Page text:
• Large plaque parapsoriasis - In addition to a larger diameter (> 5 cm, but many patients present with lesions of > 10 cm), atrophy of the plaques is a typical sign of large-plaque parapsoriasis. The lower extremities (thighs and buttocks), as well as the flexures of all extremities, are the main location where skin lesions appear [6]. Retiform parapsoriasis is a term used to describe a web-like disseminated pattern of lesions [1].
Candidiasis
  • Papular scabies insect bite reactions lichen planus miliaria keratosis pilaris lichen spinulosus transient acantholytic dermatosis lichen nitidus pityriasis lichenoides et varioliformis acuta Pustular acne vulgaris acne rosacea folliculitis impetigo candidiasis[en.wikipedia.org]
Aphthous Stomatitis
  • stomatitis oral candidiasis lichen planus leukoplakia pemphigus vulgaris mucous membrane pemphigoid cicatricial pemphigoid herpesvirus coxsackievirus syphilis systemic histoplasmosis squamous-cell carcinoma v t e Papulosquamous disorders ( L40–L45, 696[en.wikipedia.org]
Xanthoma
  • […] basal-cell carcinoma Merkel-cell carcinoma nevus sebaceous trichoepithelioma Pigmented Freckles lentigo melasma nevus melanoma Dermal and subcutaneous epidermal inclusion cyst hemangioma dermatofibroma (benign fibrous histiocytoma) keloid lipoma neurofibroma xanthoma[en.wikipedia.org]
Freckles
  • […] the skin and appendages by morphology Growths Epidermal wart callus seborrheic keratosis acrochordon molluscum contagiosum actinic keratosis squamous-cell carcinoma basal-cell carcinoma Merkel-cell carcinoma nevus sebaceous trichoepithelioma Pigmented Freckles[en.wikipedia.org]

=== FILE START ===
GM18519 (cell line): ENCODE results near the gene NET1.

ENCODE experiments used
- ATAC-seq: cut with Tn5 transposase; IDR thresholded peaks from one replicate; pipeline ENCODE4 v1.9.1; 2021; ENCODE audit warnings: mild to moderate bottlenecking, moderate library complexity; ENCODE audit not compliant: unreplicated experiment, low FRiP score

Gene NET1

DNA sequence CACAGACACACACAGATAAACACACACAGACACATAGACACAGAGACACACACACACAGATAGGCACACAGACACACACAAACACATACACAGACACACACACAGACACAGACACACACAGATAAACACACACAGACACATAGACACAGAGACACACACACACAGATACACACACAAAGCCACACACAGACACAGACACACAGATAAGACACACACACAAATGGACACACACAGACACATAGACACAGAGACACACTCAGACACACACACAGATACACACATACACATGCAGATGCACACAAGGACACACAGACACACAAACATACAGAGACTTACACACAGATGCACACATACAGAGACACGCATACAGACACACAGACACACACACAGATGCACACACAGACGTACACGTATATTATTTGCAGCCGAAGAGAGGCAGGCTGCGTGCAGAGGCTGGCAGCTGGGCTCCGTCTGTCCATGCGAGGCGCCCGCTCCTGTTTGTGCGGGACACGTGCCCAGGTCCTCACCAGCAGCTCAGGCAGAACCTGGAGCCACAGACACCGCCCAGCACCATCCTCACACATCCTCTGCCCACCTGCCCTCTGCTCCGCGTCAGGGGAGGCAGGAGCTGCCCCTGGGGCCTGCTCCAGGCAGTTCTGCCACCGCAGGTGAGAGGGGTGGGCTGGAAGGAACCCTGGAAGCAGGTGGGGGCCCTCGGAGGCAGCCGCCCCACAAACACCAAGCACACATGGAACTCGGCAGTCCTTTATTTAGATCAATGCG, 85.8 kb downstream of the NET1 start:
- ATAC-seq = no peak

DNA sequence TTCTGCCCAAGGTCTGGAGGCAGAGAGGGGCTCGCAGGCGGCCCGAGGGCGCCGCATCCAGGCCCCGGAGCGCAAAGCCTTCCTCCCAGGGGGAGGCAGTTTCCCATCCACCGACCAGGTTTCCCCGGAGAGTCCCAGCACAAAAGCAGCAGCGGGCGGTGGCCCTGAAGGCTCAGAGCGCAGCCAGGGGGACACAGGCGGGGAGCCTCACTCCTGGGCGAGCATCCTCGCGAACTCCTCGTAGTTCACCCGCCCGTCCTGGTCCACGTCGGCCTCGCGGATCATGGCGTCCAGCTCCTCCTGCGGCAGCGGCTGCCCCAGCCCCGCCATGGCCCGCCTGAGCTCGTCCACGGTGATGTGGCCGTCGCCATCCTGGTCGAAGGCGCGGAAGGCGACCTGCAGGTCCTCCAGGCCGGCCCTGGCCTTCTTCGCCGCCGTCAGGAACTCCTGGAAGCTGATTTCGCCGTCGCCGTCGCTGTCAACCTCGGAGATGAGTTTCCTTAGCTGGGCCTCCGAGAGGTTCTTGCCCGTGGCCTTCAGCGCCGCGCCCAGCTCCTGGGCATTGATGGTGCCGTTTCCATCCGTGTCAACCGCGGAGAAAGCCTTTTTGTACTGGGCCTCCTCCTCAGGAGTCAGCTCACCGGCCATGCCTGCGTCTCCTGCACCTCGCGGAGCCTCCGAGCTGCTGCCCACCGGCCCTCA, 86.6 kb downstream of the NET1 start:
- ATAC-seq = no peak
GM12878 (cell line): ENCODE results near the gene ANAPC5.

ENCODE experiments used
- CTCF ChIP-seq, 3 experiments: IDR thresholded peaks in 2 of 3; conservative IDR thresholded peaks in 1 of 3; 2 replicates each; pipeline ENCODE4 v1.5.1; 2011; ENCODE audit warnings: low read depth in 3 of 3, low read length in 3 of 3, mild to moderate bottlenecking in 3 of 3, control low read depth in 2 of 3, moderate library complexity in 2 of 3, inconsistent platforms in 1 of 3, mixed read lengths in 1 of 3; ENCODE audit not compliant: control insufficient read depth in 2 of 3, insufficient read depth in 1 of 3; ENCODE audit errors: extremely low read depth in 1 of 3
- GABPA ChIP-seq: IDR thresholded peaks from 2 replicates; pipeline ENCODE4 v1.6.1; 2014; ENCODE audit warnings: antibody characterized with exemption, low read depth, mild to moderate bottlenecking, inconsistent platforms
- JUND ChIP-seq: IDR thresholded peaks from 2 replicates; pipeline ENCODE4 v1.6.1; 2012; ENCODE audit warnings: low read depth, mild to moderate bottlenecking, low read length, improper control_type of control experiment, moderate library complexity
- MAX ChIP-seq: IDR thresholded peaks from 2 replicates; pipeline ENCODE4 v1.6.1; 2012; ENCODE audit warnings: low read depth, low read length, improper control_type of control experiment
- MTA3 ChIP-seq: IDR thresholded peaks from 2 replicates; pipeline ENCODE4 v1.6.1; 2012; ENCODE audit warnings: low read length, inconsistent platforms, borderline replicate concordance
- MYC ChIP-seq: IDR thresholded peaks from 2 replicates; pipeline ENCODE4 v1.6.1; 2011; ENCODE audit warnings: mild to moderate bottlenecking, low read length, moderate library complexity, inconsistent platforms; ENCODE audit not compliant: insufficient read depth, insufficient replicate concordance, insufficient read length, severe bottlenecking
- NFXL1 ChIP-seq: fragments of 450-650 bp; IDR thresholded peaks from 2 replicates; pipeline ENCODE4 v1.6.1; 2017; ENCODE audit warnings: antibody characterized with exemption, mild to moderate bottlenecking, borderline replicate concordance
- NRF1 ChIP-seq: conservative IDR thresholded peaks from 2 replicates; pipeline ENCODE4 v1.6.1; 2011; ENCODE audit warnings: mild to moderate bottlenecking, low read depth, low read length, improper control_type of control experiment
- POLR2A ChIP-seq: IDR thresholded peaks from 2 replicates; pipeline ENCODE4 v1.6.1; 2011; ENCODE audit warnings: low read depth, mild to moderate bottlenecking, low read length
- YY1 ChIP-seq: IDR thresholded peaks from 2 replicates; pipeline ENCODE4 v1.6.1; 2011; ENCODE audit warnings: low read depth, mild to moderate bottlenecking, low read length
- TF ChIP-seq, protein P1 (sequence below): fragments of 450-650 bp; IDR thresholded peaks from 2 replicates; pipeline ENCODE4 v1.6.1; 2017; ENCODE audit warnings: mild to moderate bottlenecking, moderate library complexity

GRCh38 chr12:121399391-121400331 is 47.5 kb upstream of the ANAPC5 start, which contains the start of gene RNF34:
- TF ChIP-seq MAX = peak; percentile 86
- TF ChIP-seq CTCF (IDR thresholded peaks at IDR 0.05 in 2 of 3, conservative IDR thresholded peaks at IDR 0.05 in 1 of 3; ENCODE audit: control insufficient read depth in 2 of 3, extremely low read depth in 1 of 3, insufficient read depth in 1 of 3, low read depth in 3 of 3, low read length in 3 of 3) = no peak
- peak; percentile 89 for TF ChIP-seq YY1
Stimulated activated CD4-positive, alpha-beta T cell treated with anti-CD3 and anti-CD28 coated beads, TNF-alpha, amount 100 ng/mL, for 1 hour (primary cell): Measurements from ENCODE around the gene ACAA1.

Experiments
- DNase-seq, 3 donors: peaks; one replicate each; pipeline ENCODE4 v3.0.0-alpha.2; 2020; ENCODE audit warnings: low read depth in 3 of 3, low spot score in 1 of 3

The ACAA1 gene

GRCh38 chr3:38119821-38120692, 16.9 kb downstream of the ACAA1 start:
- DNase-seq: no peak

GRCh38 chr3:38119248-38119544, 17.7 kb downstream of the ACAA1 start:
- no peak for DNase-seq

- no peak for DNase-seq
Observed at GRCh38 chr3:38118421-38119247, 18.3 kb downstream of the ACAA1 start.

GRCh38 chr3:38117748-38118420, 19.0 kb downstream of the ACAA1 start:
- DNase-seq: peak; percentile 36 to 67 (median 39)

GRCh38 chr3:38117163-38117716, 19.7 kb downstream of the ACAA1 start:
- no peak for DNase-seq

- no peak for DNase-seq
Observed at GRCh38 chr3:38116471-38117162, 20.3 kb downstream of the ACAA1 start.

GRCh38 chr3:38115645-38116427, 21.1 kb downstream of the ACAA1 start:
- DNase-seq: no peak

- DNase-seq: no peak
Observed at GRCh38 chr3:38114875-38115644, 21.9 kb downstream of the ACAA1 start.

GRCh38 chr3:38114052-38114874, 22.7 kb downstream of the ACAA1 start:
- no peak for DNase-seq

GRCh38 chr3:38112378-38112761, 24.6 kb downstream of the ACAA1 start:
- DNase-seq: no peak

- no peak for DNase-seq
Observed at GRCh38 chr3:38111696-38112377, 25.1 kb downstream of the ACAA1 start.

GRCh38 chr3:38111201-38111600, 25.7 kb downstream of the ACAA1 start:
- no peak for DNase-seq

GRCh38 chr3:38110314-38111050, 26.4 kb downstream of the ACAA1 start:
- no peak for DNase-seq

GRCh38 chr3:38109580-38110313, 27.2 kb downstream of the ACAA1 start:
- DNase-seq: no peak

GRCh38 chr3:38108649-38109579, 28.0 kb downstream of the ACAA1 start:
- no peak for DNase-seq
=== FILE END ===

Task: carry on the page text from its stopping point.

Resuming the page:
Insect Bite
  • bite reactions lichen planus miliaria keratosis pilaris lichen spinulosus transient acantholytic dermatosis lichen nitidus pityriasis lichenoides et varioliformis acuta Pustular acne vulgaris acne rosacea folliculitis impetigo candidiasis gonococcemia[en.wikipedia.org]

Workup

A properly conducted physical examination and a meticulously obtained patient history are essential steps in making an initial diagnosis of parapsoriasis [6]. For this reason, physicians must obtain data regarding the progression of symptoms, their pattern of appearance (relapses, recurrences, etc.), and the location where they appear. A full inspection of the skin reveals crucial information about the lesions (their size, type, and stage), which is why the physical examination is perhaps the most important component of the workup. But because the diagnosis cannot be made solely on clinical grounds, and because progression to mycosis fungoides may occur in unrecognized patients (carrying a significantly poorer prognosis), a prompt sampling of the lesion and a histopathological evaluation is necessary. Small plaque parapsoriasis is distinguished by nonspecific epithelial hyperplasia, acanthosis, spongiosis, focal hyperkeratosis, and exocytosis [1] [6], whereas infiltration of lymphocytes, lichenoid findings, variable epithelial appearance (hyperplastic, atrophic, or even normal) and necrosis of keratinocytes are known hallmarks of large plaque parapsoriasis [1] [6]. However, lymphocytic infiltrates (although much milder) in the dermis have been identified in small plaque parapsoriasis as well [1], illustrating the frequent histological overlapping of the parapsoriasis subtypes.